China on Tuesday urged Iran and the world powers involved in upcoming negotiations on Tehran's nuclear program to demonstrate flexibility and patience, saying it will help establish trust needed to resolve the issue peacefully.
Iranians Could Have Tested Nuke Trigger, Study Finds: Exclusive
A study by a Washington think tank that closely follows the Iranian nuclear program, the Institute for Science and International Security (ISIS), concludes that Iran could have tested a nuclear trigger in a device at the disputed Iranian site of Parchin. AOL Defense obtained a copy of the draft report.
Turkey expecting nuclear bids from China, Japan, S Korea: minister
Turkey is expecting to receive separate bids from China, Japan and South Korea for the construction and operation of its second planned nuclear power plant at Sinop on the Black Sea coast, energy minister Taner Yildiz announced Monday.
Nuclear foes Pakistan, India vow peace efforts
Pakistan President Asif Ali Zardari and Indian Prime Minister Manmohan Singh stood together in New Delhi Sunday, adding weight to peace efforts by the nuclear-armed foes with the first visit by a Pakistani head of state to India in seven years.
Russia Alleges Embezzlement in Nuclear Sector
Prosecuting attorneys for Russia's armed forces last Wednesday said they had exposed multiple plots to steal money from the nation's budget to update its nuclear arms sector, RIA Novosti reported (see GSN, Jan. 25).
Test Ban Treaty Gains 183rd Signatory State
The South Pacific island nation of Niue on Monday became the 183rd signatory state to the Comprehensive Test Ban Treaty (see GSN, Feb. 6).
B-52 bomber marks major milestones in 2012
They’ve been part of the landscape of Northwest Louisiana since the late 1950s, and this year the big B-52s at Barksdale Air Force base will mark a number of milestones. It was 60 years ago Sunday that the prototype YB-52 first took to the air, thrilling employees of the Air Force and Boeing and civilians in Seattle, who witnessed the event.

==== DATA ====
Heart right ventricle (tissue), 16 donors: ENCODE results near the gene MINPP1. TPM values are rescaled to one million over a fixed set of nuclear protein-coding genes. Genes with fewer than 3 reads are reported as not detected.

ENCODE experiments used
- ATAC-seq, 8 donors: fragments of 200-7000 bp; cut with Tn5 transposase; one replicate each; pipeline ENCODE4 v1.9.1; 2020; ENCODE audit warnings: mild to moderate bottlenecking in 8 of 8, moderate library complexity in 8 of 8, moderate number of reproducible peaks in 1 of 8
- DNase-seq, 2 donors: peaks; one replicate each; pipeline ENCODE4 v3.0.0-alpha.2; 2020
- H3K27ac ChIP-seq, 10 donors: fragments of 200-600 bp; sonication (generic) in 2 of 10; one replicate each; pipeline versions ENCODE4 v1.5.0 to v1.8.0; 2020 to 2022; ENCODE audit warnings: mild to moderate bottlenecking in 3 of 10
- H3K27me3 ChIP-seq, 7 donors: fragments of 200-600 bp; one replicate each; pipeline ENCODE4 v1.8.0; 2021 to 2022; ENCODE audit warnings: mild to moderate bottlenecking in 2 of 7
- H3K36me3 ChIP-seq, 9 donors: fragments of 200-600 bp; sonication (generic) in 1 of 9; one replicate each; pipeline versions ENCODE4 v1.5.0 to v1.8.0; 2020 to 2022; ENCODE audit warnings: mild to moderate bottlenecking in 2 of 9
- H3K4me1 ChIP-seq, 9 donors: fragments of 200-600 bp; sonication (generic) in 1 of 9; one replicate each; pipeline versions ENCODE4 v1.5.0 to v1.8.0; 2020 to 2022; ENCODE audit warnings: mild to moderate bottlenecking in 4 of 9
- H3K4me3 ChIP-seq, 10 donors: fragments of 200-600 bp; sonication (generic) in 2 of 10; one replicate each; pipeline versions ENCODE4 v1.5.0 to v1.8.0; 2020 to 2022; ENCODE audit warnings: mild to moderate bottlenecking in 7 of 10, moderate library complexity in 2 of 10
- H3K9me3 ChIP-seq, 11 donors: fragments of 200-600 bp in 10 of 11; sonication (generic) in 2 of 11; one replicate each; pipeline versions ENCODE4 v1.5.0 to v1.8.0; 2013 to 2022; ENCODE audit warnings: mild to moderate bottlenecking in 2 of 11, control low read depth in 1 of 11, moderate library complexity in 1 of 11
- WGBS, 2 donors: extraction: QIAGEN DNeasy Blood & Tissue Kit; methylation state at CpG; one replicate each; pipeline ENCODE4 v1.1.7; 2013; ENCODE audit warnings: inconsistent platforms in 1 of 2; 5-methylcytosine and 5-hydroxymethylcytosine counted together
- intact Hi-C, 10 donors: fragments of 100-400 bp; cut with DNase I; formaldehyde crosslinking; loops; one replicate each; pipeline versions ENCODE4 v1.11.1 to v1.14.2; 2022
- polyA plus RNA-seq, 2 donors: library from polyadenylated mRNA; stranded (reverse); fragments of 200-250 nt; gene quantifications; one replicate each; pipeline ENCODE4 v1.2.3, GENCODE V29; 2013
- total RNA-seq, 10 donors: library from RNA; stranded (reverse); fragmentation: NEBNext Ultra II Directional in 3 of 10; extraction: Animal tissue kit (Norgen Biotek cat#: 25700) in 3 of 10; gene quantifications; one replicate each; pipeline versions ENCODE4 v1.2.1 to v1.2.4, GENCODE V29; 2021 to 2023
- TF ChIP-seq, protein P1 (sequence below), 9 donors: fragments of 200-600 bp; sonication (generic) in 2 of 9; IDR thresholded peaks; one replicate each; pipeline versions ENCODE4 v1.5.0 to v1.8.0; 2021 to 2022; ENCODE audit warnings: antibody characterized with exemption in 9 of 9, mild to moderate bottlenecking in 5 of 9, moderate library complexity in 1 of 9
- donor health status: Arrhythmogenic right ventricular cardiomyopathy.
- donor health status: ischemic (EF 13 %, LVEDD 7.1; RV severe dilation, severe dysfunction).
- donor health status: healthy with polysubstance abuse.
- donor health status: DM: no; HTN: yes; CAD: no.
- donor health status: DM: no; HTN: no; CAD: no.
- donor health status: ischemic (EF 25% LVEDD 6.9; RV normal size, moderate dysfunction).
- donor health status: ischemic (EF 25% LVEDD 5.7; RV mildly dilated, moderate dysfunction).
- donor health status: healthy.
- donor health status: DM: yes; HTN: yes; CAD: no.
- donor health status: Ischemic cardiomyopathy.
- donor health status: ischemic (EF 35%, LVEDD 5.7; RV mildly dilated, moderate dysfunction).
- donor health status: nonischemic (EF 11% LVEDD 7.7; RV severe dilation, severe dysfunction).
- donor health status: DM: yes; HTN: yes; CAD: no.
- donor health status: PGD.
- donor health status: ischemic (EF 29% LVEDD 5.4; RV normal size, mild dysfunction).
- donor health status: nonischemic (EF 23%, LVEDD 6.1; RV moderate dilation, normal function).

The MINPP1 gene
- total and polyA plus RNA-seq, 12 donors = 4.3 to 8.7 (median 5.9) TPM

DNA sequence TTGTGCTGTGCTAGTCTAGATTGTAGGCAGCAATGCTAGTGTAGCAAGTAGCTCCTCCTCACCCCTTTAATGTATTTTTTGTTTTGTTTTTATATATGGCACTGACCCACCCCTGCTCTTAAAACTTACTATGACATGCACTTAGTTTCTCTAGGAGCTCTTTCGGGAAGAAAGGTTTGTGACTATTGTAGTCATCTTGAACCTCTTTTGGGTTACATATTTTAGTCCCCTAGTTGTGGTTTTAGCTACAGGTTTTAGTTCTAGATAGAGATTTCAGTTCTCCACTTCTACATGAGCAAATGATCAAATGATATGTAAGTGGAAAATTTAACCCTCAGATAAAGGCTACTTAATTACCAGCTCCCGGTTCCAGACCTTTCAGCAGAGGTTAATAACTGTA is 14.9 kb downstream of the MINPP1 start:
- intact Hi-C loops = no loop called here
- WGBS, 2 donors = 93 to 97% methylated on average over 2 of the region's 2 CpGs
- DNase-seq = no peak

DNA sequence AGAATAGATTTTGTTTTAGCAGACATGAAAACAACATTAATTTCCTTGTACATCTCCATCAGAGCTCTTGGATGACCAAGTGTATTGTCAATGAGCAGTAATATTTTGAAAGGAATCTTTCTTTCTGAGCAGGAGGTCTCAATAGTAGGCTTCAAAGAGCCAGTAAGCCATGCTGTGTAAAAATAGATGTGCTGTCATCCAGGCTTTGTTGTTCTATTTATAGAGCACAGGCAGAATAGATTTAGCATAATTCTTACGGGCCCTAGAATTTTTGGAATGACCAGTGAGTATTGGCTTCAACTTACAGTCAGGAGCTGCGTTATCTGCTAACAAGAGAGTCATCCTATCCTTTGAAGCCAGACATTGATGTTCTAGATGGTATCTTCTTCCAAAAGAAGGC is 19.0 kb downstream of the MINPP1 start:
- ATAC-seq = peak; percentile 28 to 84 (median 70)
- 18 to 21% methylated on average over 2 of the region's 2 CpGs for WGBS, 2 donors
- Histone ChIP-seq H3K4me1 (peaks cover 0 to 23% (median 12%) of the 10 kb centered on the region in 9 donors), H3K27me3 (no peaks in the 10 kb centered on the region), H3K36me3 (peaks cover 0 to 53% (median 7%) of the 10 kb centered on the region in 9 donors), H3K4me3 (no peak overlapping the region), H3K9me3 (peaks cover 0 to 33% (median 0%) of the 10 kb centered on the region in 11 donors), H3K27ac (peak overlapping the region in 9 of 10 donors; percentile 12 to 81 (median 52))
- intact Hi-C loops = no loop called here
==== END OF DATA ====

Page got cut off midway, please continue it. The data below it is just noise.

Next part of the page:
Fine Print: A disconnect in evaluating the nuclear weapons labs
Walter Pincus
The distance between Washington and reality is always hard to measure.
But the National Nuclear Security Administration (NNSA) for the first time has released performance evaluations of the nation’s eight nuclear weapons laboratories and production facilities. Until now, the reviews were held internally. The fiscal 2011 reviews let us measure what went on in the nuclear weapons programs against what’s said about them in the nation’s capital.
Why the United States Still Needs a Missile Defense System
Thousands of nuclear missiles remain pointed at the United States and Europe, says Rep. Michael Turner
A candid remark by President Obama to Russian President Dimitri Medvedev at last week's nuclear security summit in South Korea has stirred controversy. Rep. Michael Turner, chairman of the House Armed Services Subcommittee on Strategic Forces, wrote a letter to the president, requesting an "urgent explanation" of his statements indicating "more flexibility" on missile defense after the presidential election. The Republican from Ohio's Third District recently spoke with U.S. News about the significance of a missile defense shield and why he is concerned about the administration's policies.